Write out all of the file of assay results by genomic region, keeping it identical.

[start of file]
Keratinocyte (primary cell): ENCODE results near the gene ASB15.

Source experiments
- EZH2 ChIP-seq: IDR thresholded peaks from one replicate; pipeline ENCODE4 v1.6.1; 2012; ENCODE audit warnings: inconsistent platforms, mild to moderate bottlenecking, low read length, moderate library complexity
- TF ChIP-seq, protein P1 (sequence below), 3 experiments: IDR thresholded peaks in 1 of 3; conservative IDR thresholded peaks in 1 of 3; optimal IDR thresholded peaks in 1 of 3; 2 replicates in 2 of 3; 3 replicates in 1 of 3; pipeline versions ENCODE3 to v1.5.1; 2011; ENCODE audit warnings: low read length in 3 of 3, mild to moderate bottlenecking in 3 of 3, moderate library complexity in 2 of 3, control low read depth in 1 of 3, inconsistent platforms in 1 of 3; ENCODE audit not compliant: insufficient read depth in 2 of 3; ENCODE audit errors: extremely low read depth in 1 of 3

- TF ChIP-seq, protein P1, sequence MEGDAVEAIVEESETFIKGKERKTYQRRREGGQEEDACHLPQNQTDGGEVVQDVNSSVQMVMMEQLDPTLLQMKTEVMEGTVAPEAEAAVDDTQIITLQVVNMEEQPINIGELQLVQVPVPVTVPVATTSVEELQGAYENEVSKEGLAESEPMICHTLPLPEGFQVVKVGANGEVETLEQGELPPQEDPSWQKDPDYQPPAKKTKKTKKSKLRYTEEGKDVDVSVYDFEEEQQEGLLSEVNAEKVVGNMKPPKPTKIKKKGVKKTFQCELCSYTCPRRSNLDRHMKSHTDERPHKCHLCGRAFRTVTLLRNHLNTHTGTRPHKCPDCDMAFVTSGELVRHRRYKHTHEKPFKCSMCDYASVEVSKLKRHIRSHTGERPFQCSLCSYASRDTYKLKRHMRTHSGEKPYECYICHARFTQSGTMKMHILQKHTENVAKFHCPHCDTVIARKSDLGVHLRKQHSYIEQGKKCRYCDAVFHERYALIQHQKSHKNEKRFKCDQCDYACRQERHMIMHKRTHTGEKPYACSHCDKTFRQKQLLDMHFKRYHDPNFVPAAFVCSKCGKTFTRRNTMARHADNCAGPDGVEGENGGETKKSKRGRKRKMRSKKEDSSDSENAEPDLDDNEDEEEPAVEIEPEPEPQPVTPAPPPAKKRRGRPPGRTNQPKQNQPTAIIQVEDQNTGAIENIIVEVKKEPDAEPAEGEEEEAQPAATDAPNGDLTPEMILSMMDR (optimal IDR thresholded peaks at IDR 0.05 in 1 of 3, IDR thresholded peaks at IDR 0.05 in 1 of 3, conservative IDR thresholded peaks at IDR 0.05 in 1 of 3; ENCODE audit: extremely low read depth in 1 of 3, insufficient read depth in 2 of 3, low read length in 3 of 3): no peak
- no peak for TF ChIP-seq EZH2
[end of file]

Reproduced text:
Keratinocyte (primary cell): ENCODE results near the gene ASB15.

Source experiments
- EZH2 ChIP-seq: IDR thresholded peaks from one replicate; pipeline ENCODE4 v1.6.1; 2012; ENCODE audit warnings: inconsistent platforms, mild to moderate bottlenecking, low read length, moderate library complexity
- TF ChIP-seq, protein P1 (sequence below), 3 experiments: IDR thresholded peaks in 1 of 3; conservative IDR thresholded peaks in 1 of 3; optimal IDR thresholded peaks in 1 of 3; 2 replicates in 2 of 3; 3 replicates in 1 of 3; pipeline versions ENCODE3 to v1.5.1; 2011; ENCODE audit warnings: low read length in 3 of 3, mild to moderate bottlenecking in 3 of 3, moderate library complexity in 2 of 3, control low read depth in 1 of 3, inconsistent platforms in 1 of 3; ENCODE audit not compliant: insufficient read depth in 2 of 3; ENCODE audit errors: extremely low read depth in 1 of 3

- TF ChIP-seq, protein P1, sequence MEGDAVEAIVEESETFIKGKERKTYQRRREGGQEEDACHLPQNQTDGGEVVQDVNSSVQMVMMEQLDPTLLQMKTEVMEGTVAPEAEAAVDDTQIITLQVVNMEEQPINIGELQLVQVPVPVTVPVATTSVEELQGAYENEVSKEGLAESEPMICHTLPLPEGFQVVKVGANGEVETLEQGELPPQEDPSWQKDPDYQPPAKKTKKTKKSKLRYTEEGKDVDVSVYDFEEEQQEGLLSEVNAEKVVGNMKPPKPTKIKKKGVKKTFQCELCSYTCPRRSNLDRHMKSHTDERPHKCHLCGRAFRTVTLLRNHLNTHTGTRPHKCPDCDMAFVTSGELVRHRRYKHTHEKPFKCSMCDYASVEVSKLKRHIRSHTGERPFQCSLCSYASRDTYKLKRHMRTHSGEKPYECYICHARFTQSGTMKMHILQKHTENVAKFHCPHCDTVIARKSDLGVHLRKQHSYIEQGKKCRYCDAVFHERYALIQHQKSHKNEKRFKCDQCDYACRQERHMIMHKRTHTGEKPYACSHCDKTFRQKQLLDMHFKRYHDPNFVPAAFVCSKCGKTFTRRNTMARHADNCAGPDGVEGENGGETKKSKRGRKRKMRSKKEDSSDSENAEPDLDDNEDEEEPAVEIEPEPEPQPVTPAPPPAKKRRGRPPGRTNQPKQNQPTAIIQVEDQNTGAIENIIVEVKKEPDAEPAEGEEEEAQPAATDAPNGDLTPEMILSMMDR (optimal IDR thresholded peaks at IDR 0.05 in 1 of 3, IDR thresholded peaks at IDR 0.05 in 1 of 3, conservative IDR thresholded peaks at IDR 0.05 in 1 of 3; ENCODE audit: extremely low read depth in 1 of 3, insufficient read depth in 2 of 3, low read length in 3 of 3): no peak
- no peak for TF ChIP-seq EZH2